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“‘Every day is a school day’, so it would be very sad if I felt I had learned everything I could”

01 March 2021, at 7:55am

“There’s nowt as strange as folk” or so they say. And then there’s “Time’s a great healer” to boot. How many colloquial idioms can we string together, I wonder? Here’s the issue that got me thinking along those lines: by the time your dog or cat is referred to me, quite often its eye condition has improved, sometimes completely resolved. I call it “David’s distance healing ministry” and normally the owner and I have a good laugh about it as I check the eye to see that there is no underlying problem. It stands to reason that everyone is pleased to see the improvement that’s just occurred naturally while waiting for the consultation, wouldn’t you say? Apart from when they’re not, of course.

So today, little Willow’s owner (names changed for confidentiality reasons you’ll understand!) was delighted when I could find no reason for the ocular irritation that she had suffered the week before but that now has completely resolved. She was delighted that everything was now well and quite content to leave the reasons for the initial pathology and its “miraculous” cure as part of the mystery of veterinary medicine. It was only me who was left perplexed and wishing I knew the whole story.

But yesterday little cross-bred dog Hazel’s owner was just about incandescent with rage that her vet had referred the dog for a specialist consultation, but that now it had completely fixed itself. I reasoned with her that this was much better than her vet failing to refer the dog and things getting worse and worse. But there seemed to be no way of calming her down whatever I said – my reasoning with her just seemed to make matters worse. I could see an RCVS complaint and a VDS claim speeding towards me from the horizon even if the owner’s ire wasn’t directed against me specifically. “Would giving you a free consult today help?” I asked, and of course in an instant the complainant was all sweetness and light. Interesting!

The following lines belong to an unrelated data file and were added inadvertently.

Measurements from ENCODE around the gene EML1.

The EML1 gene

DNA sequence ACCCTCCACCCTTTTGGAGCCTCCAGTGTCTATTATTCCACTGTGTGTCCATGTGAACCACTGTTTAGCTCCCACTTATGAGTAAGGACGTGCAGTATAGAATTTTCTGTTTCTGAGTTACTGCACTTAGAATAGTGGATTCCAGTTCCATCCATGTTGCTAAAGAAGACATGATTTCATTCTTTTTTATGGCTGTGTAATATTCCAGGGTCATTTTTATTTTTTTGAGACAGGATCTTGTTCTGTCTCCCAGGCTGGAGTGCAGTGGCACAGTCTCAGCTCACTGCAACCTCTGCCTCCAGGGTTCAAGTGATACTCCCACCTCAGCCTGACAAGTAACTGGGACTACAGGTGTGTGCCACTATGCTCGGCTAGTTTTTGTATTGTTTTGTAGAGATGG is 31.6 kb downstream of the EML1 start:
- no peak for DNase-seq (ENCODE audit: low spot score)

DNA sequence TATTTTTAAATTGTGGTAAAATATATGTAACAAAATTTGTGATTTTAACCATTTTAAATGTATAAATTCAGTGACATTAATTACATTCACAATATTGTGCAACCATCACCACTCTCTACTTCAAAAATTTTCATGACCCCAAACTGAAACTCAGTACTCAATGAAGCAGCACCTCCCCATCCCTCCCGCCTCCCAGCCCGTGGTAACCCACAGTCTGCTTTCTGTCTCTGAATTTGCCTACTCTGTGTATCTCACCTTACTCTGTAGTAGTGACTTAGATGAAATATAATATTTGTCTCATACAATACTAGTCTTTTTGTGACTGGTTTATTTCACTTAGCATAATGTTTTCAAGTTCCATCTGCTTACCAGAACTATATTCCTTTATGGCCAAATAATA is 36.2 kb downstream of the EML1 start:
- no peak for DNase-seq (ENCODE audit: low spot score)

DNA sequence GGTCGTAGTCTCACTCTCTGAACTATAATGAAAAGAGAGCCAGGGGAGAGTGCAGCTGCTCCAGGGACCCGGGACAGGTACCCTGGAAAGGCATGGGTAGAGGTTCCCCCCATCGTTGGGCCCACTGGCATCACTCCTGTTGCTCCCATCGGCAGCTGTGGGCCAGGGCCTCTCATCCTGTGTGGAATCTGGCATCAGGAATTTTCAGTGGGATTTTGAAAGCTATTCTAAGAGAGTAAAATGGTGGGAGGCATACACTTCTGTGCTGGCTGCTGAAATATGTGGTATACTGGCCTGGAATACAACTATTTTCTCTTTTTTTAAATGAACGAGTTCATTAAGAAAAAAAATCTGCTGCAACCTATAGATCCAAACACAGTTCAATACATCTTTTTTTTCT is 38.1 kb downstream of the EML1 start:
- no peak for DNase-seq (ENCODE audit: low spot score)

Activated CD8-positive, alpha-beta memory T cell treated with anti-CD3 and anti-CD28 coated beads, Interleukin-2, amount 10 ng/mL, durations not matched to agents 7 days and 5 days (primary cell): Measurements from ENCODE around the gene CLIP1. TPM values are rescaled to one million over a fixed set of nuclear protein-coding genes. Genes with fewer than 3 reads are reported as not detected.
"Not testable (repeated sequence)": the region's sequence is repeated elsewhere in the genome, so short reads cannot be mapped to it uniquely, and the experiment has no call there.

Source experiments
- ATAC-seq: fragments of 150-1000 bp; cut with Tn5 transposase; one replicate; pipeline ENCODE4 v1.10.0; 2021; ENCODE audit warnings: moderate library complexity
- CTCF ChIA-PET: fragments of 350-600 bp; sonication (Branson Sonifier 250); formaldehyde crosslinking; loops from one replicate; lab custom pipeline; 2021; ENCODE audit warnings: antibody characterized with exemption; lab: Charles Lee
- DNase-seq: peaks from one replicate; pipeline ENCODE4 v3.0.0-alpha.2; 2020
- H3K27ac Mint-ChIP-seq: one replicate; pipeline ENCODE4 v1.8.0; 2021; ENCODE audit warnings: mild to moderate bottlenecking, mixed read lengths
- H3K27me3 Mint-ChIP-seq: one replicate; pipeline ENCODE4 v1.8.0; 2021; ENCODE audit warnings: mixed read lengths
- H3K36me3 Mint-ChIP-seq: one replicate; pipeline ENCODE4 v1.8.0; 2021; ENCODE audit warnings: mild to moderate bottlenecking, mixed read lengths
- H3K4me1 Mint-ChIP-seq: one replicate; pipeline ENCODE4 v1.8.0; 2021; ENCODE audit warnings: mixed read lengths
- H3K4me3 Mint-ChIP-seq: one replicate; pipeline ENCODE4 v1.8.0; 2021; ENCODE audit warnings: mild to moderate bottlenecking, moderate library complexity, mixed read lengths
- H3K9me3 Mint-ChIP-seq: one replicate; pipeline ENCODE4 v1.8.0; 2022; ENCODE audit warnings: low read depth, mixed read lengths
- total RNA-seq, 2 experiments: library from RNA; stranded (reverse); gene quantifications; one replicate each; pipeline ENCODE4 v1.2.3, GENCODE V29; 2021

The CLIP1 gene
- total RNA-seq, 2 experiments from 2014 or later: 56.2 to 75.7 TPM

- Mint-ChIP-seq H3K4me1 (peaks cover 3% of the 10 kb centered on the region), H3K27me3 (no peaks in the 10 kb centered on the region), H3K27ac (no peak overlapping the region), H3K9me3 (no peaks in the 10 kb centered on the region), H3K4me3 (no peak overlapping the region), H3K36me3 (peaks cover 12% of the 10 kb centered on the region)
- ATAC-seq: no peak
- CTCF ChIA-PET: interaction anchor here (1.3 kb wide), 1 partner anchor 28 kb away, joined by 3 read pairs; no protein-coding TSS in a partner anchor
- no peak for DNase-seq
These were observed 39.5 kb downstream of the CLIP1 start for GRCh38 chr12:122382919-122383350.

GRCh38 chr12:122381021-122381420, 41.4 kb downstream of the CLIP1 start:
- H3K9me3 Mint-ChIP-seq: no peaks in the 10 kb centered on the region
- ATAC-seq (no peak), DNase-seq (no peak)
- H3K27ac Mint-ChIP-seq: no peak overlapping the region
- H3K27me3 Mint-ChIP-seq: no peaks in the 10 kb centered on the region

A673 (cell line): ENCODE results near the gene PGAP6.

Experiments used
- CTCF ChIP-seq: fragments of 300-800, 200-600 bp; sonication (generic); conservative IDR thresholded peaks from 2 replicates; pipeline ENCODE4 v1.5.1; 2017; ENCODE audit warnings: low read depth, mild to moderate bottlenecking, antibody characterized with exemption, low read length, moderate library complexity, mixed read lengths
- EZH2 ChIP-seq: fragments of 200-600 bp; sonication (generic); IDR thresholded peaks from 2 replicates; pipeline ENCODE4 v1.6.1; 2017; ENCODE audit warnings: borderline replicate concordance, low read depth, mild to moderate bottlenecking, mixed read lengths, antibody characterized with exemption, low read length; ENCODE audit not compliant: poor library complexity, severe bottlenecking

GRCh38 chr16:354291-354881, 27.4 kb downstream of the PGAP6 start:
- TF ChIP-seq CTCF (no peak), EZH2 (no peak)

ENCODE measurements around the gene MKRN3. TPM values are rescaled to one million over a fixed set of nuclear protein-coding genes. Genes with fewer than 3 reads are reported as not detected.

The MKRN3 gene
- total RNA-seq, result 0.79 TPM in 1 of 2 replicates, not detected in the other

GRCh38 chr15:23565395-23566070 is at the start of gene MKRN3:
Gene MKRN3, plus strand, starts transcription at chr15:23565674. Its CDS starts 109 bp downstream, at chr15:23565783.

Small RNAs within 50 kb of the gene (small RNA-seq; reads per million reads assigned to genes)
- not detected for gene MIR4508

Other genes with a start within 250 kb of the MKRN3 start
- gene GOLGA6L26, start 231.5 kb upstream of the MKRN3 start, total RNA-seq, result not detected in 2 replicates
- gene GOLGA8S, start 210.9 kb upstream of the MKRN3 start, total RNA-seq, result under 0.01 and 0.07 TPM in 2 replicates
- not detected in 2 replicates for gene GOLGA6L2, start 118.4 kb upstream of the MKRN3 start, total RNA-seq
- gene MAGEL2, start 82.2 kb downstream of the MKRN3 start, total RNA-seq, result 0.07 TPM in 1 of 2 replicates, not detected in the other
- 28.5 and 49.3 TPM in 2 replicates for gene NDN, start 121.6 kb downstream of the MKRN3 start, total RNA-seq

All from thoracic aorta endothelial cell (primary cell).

Really it didn’t harm me at all – in a busy morning of consultations, losing one fee was neither here nor there. Let’s face it, my overheads are just my little yellow car and the occasional upgrade of ophthalmic equipment, so it’s not as if I have to pay the wages of employees from other vets through nurses, receptionists and the like, so I can easily forgo a few pounds to pour oil over troubled waters. But is doing that just rewarding someone who has kicked up a stink? Is it going to encourage her to do the same thing next time?

One thing that really annoys me – and I have to say there aren’t many but here’s one for sure – is hearing a client railing at a receptionist and then along comes a qualified nurse and everything miraculously improves. Or more com­monly the same volte-face occurs between seeing the nurse and a consult with the vet. Or maybe it’s between an encounter with a new graduate and then an “upgrade”, as they would see it, to a senior colleague within the practice. When actually, the new grad may have more up-to-date knowledge than the old duffer (being one myself now, I feel I can use that term for those of us with over 30 years’ practice under our belts). But they don’t have the same experience with dealing with clients, the smooth talk to smooth the ruffled feathers of the owner rather than their beloved pet chicken or the number of grey hairs that make owners think you know what you are talking about.

In those pre-COVID days when I took students doing their EMS around with me on my ambulatory referral service – what we used to call seeing practice – I would tell them that if it was an ophthalmic complaint I’d do the talking and let them learn, but if it was anything else it was up to them to sort it out – I’ve forgotten everything other than eyes over the past three decades! Well not quite, I must admit, but sometimes looking at the new cardiac drugs on the market or the novel surgical procedures in orthopaedics it feels like it. On the other hand, “every day is a school day”, so it would be very sad if I felt I had learned everything I could. I’m always happy to learn how I can improve. Maybe that’s why we call it veterinary practice: practising every day to be better and never feeling you’ve got it all sorted!

FELLOW AND DIRECTOR OF STUDIES at UNIVERSITY OF CAMBRIDGE

David Williams, MA, VetMB, PhD, CertVOphthal, CertWEL, FHEA, FRCVS, graduated from Cambridge in 1988 and has worked in veterinary ophthalmology at the Animal Health Trust. He gained his Certificate in Veterinary Ophthalmology before undertaking a PhD at the RVC. David now teaches at the vet school in Cambridge.

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